It seems as though humanity’s description of the world should homogenize over time. In other words, if we’re all seeing the same things, we should describe the world in the same exact way. This is currently not the case, so is there a resistance to humanity developing a consistent perspective of life?
In the past, when groups split, it appears as though they naturally diverged in terms of looks, language, and lifestyle. In other words, if isolated long enough, groups would tend to develop different characteristics. Is it a fundamental aspect of humanity, that it should regularly split into separatist subgroups?
And even at the individual level, a person can radically change throughout the different periods of his life. So if an individual doesn’t even maintain a consistent perspective within his own lifespan, is it possible for the entirety of humanity to do so?
One might see the Internet, and its ability to instantly inform, as a force to end the divergent nature of humanity, and bring it closer to a shared perspective. But I think this idea ignores humanity’s tendency to purposefully create subgroups. And instead of creating a shared perspective, the Internet might just make it easier to create isolated groups. So it’s not clearcut what effect the Internet will have on developing a shared perspective of the world.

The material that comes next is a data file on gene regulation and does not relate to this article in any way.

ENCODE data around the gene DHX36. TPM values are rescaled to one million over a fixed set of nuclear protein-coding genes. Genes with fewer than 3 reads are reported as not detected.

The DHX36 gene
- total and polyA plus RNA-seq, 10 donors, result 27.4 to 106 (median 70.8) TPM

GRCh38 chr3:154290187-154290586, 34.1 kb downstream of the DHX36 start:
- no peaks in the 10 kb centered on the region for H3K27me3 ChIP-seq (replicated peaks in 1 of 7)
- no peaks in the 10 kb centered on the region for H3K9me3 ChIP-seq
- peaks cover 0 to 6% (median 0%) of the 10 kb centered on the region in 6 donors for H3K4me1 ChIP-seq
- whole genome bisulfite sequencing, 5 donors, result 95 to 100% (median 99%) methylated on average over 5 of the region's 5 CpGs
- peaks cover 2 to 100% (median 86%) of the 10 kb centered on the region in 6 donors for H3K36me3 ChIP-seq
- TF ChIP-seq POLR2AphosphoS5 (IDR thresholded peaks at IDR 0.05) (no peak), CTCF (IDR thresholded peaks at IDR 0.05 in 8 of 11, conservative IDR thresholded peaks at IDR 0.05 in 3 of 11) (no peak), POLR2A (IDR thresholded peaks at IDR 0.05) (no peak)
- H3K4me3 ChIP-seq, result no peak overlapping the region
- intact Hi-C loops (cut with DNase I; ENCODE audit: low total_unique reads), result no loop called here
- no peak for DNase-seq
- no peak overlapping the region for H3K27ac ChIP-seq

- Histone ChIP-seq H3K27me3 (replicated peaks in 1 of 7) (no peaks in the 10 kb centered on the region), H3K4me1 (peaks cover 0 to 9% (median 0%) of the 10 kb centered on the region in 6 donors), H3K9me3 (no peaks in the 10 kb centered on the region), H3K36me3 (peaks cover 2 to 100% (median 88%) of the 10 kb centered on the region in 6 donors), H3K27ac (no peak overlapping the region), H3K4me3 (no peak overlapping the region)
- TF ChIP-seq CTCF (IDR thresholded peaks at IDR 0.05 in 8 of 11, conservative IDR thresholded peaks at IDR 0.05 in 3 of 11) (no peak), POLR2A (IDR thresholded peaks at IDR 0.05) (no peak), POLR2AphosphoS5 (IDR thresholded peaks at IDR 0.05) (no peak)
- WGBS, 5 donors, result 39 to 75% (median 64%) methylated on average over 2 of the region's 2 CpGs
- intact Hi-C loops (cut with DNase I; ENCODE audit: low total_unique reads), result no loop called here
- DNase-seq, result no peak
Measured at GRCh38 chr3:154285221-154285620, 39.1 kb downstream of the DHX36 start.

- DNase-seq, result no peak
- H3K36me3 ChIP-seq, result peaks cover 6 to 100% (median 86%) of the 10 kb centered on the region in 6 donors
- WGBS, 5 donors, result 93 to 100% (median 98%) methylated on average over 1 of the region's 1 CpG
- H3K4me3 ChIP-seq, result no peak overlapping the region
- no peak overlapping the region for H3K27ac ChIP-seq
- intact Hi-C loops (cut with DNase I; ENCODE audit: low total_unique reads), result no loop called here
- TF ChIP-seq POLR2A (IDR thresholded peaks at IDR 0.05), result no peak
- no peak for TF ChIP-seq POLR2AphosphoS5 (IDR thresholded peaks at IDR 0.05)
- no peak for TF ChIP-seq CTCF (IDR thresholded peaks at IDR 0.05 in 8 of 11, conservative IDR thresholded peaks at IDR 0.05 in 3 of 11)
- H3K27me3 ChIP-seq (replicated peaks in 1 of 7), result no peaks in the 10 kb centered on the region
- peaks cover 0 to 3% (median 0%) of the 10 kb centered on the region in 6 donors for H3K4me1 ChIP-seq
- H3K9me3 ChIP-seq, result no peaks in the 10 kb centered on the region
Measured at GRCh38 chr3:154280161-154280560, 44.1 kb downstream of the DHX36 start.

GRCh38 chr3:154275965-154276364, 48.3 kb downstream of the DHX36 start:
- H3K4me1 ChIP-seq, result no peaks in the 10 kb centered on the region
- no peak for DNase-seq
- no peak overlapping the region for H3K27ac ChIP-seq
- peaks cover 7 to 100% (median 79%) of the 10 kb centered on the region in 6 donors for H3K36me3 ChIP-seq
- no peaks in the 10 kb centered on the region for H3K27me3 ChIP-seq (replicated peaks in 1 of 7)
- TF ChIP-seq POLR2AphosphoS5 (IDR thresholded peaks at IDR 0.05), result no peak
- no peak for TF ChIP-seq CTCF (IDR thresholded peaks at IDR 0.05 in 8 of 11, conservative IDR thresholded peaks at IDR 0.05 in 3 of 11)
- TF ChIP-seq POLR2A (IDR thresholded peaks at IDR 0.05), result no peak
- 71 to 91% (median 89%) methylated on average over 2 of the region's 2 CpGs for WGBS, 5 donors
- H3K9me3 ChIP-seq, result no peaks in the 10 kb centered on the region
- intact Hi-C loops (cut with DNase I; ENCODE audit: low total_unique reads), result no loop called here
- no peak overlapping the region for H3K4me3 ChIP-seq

By its nature then, life appears to maintain a certain level of ambiguity and confusion, not allowing a universally accepted definition of itself. But why is a definition of life so difficult to pin down? One could speculate that there may be some deception involved, that the world is not what it appears to be, and its inhabitants are kept from getting too close to the underlying truth.
But beyond the speculation of “why” or “how”, it does seem as though humanity has a resistance to developing a universally accepted perspective of the world. And if it hasn’t happened yet, there’s a likelihood that it won’t happen in the future. Also, the Internet may not be a mechanism of cohesion, but one of division, unravelling the uniformity and globalization that has been increasing up to this point. And just to note, diversity isn’t necessarily a bad thing.